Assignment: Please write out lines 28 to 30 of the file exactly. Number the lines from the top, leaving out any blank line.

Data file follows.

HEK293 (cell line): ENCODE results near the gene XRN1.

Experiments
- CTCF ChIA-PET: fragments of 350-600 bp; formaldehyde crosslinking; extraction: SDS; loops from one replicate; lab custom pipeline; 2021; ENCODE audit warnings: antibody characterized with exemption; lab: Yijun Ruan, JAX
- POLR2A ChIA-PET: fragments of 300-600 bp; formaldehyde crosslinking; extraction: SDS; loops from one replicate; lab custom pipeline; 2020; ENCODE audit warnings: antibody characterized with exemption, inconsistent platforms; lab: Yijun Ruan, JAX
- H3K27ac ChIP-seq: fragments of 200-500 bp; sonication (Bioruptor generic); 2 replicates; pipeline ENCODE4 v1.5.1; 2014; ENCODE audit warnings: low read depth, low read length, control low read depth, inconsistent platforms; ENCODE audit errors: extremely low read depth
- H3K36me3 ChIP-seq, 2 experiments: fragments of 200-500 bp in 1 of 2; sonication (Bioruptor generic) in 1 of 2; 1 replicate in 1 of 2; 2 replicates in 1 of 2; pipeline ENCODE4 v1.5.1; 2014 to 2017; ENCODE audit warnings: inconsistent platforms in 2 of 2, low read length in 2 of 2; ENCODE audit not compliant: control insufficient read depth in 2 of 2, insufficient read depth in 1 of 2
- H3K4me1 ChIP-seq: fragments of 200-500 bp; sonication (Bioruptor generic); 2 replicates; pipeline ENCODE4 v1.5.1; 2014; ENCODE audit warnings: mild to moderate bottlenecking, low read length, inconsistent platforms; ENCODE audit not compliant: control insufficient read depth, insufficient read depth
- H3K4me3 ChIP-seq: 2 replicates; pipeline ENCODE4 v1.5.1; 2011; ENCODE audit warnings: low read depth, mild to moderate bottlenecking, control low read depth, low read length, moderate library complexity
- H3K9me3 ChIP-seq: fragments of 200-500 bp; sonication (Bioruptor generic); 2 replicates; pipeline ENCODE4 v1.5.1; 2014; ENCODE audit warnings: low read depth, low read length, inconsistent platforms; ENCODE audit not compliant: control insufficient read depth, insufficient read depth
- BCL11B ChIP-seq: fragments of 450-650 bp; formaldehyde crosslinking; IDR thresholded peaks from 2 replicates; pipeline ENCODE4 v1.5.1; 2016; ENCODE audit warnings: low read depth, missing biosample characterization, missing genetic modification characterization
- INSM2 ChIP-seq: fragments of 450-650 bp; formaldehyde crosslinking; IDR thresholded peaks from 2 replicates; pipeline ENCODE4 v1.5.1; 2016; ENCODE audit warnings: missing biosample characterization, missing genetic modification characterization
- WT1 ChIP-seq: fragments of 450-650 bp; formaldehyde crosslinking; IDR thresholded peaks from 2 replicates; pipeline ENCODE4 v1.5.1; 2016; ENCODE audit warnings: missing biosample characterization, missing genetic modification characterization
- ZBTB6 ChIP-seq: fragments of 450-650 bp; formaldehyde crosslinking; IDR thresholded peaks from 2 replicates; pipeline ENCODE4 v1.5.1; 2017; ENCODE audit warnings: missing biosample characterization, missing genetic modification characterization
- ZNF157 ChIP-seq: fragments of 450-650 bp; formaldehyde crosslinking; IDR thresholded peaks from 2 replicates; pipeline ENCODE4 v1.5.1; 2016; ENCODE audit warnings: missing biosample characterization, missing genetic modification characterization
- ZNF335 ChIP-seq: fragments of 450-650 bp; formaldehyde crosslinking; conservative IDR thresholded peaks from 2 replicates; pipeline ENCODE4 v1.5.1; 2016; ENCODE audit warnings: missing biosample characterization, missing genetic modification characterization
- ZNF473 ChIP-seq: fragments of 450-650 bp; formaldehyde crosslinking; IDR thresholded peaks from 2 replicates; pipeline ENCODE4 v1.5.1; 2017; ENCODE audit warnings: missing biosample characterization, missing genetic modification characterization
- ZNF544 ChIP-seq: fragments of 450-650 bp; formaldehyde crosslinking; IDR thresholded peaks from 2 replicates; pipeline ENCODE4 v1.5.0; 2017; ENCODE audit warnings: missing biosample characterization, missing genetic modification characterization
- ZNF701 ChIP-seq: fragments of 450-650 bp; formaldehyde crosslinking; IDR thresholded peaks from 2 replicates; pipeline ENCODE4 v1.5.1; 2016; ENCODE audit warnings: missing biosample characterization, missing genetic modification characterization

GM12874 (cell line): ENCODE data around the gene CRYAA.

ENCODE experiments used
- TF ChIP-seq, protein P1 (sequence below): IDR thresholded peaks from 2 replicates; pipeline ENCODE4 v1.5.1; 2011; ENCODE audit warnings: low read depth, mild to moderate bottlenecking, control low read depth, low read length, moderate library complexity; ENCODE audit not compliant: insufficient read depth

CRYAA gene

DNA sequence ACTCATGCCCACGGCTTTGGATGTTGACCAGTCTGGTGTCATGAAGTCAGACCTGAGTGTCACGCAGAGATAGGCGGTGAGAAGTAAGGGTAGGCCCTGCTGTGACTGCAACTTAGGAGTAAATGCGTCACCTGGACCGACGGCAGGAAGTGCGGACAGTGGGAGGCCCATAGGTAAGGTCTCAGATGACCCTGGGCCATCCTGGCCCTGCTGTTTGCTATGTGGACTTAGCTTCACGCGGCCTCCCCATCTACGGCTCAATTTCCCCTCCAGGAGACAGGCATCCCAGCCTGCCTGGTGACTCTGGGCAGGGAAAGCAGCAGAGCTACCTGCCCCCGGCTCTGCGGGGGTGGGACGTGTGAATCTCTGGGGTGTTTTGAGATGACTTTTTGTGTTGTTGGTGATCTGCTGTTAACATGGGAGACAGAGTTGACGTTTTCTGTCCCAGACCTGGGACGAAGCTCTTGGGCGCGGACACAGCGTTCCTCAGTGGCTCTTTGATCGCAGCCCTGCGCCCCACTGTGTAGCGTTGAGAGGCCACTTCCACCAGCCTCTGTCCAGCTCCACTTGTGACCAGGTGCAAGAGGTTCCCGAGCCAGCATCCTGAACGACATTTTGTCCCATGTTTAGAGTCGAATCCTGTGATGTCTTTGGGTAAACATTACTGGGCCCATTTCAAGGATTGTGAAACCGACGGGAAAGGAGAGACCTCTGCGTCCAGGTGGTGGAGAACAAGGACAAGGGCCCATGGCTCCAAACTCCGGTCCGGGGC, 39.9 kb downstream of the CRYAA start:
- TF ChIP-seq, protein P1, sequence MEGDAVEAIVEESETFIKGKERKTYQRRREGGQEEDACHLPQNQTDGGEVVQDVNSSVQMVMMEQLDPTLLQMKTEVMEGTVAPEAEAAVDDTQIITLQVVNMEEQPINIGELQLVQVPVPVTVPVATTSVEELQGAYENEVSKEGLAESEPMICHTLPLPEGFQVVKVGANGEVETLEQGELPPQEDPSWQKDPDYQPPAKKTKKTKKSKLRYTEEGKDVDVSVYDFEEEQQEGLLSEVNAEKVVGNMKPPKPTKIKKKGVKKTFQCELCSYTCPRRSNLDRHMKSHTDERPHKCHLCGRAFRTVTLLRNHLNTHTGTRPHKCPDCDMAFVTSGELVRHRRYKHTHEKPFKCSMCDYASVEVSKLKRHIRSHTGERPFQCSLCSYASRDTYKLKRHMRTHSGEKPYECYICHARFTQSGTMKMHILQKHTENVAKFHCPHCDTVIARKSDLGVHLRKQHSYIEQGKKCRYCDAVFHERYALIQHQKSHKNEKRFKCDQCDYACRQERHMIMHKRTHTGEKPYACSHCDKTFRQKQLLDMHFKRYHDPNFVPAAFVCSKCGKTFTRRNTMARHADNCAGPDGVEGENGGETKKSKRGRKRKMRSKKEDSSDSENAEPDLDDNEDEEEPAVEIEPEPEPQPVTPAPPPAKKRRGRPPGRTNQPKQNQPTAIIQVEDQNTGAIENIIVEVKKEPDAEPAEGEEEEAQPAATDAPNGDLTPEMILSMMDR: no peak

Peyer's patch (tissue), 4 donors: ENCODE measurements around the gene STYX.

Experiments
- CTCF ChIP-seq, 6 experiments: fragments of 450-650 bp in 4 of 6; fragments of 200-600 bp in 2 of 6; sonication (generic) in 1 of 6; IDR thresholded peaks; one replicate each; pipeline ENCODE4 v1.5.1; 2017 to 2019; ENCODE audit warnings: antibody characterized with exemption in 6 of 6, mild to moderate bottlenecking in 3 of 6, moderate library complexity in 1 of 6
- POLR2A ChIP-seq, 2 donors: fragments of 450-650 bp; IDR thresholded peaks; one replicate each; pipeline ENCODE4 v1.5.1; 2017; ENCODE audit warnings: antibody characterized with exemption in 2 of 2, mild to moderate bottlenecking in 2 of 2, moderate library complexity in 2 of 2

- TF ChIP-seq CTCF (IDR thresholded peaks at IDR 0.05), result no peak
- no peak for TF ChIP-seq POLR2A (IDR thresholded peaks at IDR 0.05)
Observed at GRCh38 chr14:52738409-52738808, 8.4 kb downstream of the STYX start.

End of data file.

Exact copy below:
- POLR2A ChIP-seq, 2 donors: fragments of 450-650 bp; IDR thresholded peaks; one replicate each; pipeline ENCODE4 v1.5.1; 2017; ENCODE audit warnings: antibody characterized with exemption in 2 of 2, mild to moderate bottlenecking in 2 of 2, moderate library complexity in 2 of 2

- TF ChIP-seq CTCF (IDR thresholded peaks at IDR 0.05), result no peak
- no peak for TF ChIP-seq POLR2A (IDR thresholded peaks at IDR 0.05)